The latest call to action from some criminal-justice activists: “Abolish the police.” From the streets of Chicago to the city council of Seattle, and in the pages of academic journals ranging from the Cardozo Law Review to the Harvard Law Review and of mainstream publications from the Boston Review to Rolling Stone, advocates and activists are building a case not just to reform policing—viewed as an oppressive, violent, and racist institution—but to do away with it altogether. When I first heard this slogan, I assumed that it was a figure of speech, used to legitimize more expansive criminal-justice reform. But after reading the academic and activist literature, I realized that “abolish the police” is a concrete policy goal. The abolitionists want to dismantle municipal police departments and see “police officers disappearing from the streets.”
One might dismiss such proclamations as part of a fringe movement, but advocates of these radical views are gaining political momentum in numerous cities. In Seattle, socialist city council candidate Shaun Scott, who ran on a “police abolition” platform, came within 1,386 votes of winning elected office. During his campaign, he argued that the city must “[disinvest] from the police state” and “build towards a world where nobody is criminalized for being poor.” At a debate hosted by the Seattle Police Officers Guild, Scott blasted “so-called officers” for their “deep and entrenched institutional ties to racism” that produced an “apparatus of overaggressive and racist policing that has emerged to steer many black and brown bodies back into, in essence, a form of slavery.” Another Seattle police abolitionist, Kirsten Harris-Talley, served briefly as an appointed city councilwoman. Both Scott and Harris-Talley enjoy broad support from the city’s progressive establishment.
What would abolishing police mean as a practical policy matter? Nothing very practical. In The Nation, Mychal Denzel Smith argues that police should be replaced by “full social, economic, and political equality.” Harris-Talley, meantime, has traced policing’s origins back to slavery. “How do you reform an institution that from its inception was made to control, maim, condemn, and kill people?” she asks. “Reform it back to what?” If cities can eliminate poverty through affordable housing and “investing in community,” she believes, the police will become unnecessary. Others argue that cities must simply “help people resolve conflicts through peace circles and restorative justice programs.”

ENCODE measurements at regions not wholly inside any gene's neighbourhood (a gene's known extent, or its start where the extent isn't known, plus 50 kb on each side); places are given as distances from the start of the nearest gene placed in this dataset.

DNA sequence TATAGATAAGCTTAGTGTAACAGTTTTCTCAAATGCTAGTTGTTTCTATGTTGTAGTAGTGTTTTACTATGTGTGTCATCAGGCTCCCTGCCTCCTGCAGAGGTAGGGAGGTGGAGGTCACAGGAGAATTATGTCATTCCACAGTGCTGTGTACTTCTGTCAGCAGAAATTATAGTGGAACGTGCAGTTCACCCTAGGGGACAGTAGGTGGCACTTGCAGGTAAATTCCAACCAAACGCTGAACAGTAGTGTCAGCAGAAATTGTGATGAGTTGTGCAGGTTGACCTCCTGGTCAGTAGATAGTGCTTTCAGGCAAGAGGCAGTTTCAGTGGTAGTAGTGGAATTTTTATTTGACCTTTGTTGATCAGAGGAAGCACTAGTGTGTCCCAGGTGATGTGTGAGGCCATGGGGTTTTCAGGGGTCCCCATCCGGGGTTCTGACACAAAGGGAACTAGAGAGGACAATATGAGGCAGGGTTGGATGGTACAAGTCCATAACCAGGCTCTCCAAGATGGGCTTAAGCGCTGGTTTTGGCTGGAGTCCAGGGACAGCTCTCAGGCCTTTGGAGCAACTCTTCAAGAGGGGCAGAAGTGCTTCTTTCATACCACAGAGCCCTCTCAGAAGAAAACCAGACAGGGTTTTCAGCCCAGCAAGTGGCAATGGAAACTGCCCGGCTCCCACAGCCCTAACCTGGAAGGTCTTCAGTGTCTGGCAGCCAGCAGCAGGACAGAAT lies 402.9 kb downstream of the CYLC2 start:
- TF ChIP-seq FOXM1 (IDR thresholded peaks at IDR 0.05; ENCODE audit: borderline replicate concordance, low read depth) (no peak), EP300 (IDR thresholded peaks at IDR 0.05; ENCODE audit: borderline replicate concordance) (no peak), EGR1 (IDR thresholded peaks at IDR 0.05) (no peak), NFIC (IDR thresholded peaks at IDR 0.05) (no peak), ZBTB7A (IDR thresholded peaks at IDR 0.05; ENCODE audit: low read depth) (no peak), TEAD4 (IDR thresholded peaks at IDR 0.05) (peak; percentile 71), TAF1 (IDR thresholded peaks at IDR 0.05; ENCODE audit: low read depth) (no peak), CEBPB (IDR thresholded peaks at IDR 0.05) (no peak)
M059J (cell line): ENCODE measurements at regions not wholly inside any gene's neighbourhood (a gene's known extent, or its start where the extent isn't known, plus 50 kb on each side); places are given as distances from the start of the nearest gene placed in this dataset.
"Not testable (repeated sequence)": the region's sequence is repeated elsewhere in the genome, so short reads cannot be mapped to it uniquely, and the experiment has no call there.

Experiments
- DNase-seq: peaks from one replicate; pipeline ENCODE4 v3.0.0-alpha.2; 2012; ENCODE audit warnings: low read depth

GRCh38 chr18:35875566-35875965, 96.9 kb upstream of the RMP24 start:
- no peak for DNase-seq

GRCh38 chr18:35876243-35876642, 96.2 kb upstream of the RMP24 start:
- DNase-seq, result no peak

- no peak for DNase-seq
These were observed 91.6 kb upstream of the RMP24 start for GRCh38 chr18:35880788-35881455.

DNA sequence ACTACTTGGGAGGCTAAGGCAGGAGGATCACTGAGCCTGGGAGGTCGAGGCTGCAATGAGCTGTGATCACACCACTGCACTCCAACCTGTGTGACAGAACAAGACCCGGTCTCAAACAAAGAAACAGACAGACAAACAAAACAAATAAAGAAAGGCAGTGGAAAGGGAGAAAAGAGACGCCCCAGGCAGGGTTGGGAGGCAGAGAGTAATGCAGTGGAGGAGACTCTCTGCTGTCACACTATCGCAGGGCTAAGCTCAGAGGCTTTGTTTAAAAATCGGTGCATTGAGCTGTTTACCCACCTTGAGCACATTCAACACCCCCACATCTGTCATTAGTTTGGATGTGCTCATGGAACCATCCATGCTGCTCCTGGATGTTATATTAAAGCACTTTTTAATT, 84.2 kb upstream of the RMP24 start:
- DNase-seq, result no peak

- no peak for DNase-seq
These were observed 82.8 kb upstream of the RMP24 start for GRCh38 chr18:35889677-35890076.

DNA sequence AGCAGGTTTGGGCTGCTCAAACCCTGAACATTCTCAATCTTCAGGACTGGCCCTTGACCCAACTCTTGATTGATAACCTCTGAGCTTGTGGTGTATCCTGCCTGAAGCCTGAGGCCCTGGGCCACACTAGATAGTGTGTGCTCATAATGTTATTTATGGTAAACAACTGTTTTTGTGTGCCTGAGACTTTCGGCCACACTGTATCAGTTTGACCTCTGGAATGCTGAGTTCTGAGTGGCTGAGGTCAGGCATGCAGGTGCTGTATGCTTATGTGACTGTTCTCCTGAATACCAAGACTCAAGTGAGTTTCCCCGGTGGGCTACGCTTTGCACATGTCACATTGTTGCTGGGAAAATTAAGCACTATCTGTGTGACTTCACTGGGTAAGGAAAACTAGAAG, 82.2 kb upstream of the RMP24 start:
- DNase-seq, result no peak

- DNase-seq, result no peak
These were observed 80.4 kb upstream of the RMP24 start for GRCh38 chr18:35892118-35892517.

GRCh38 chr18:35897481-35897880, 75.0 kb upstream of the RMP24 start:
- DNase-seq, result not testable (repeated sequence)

Police abolitionists believe that they stand at the vanguard of a new idea, but this strain of thought dates to the eighteenth-century philosopher Jean-Jacques Rousseau, who believed that stripping away the corruptions of civilization would liberate the goodness of man. What police abolitionists fail to acknowledge is the problem of evil. No matter how many “restorative” programs it administers, even a benevolent centralized state cannot extinguish the risks of illness, violence, and disorder. Contrary to the utopian vision of Rousseau and his intellectual descendants, chaos is not freedom; order is not slavery. In the modern world, civilization cannot be rolled back without dire consequences.
If anything like police abolition ever occurred, it’s easy to predict what would happen next. In the subsequent vacuum of physical power, wealthy neighborhoods would deploy private police forces, and poor neighborhoods would organize around criminal gangs—deepening structural inequalities and harming the very people that the police abolitionists say they want to help. Even Scott, when pressed by a local journalist about how he would respond to a shooting in his district, conceded that “we live in a world where it’s not possible to turn anywhere for help on big questions like this but to the police force.”
Reform the police? Sure. Abolish them? Never.
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